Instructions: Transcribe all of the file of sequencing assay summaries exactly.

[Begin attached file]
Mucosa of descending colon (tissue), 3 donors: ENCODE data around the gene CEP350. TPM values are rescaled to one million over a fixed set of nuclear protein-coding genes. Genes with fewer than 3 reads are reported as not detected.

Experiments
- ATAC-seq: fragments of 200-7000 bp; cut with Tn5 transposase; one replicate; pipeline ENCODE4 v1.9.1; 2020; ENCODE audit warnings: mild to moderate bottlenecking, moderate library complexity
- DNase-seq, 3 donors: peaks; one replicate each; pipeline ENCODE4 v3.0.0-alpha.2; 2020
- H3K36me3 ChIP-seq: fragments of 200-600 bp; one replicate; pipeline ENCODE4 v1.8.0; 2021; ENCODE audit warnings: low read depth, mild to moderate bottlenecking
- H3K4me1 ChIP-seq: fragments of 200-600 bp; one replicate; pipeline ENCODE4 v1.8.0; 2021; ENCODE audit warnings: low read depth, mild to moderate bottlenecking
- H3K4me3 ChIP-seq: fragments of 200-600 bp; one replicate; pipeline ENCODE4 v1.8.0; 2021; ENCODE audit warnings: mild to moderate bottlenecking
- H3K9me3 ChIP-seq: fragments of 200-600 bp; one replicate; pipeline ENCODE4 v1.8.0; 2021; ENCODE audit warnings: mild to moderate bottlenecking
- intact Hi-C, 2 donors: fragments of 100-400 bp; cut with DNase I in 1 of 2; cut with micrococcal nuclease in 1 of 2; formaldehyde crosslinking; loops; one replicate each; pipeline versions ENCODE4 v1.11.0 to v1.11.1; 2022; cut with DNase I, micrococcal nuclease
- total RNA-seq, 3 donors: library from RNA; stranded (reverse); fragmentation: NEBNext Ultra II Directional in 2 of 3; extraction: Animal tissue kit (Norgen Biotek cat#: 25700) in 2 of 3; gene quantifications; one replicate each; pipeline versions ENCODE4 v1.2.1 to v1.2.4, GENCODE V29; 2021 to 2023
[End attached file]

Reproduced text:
Mucosa of descending colon (tissue), 3 donors: ENCODE data around the gene CEP350. TPM values are rescaled to one million over a fixed set of nuclear protein-coding genes. Genes with fewer than 3 reads are reported as not detected.

Experiments
- ATAC-seq: fragments of 200-7000 bp; cut with Tn5 transposase; one replicate; pipeline ENCODE4 v1.9.1; 2020; ENCODE audit warnings: mild to moderate bottlenecking, moderate library complexity
- DNase-seq, 3 donors: peaks; one replicate each; pipeline ENCODE4 v3.0.0-alpha.2; 2020
- H3K36me3 ChIP-seq: fragments of 200-600 bp; one replicate; pipeline ENCODE4 v1.8.0; 2021; ENCODE audit warnings: low read depth, mild to moderate bottlenecking
- H3K4me1 ChIP-seq: fragments of 200-600 bp; one replicate; pipeline ENCODE4 v1.8.0; 2021; ENCODE audit warnings: low read depth, mild to moderate bottlenecking
- H3K4me3 ChIP-seq: fragments of 200-600 bp; one replicate; pipeline ENCODE4 v1.8.0; 2021; ENCODE audit warnings: mild to moderate bottlenecking
- H3K9me3 ChIP-seq: fragments of 200-600 bp; one replicate; pipeline ENCODE4 v1.8.0; 2021; ENCODE audit warnings: mild to moderate bottlenecking
- intact Hi-C, 2 donors: fragments of 100-400 bp; cut with DNase I in 1 of 2; cut with micrococcal nuclease in 1 of 2; formaldehyde crosslinking; loops; one replicate each; pipeline versions ENCODE4 v1.11.0 to v1.11.1; 2022; cut with DNase I, micrococcal nuclease
- total RNA-seq, 3 donors: library from RNA; stranded (reverse); fragmentation: NEBNext Ultra II Directional in 2 of 3; extraction: Animal tissue kit (Norgen Biotek cat#: 25700) in 2 of 3; gene quantifications; one replicate each; pipeline versions ENCODE4 v1.2.1 to v1.2.4, GENCODE V29; 2021 to 2023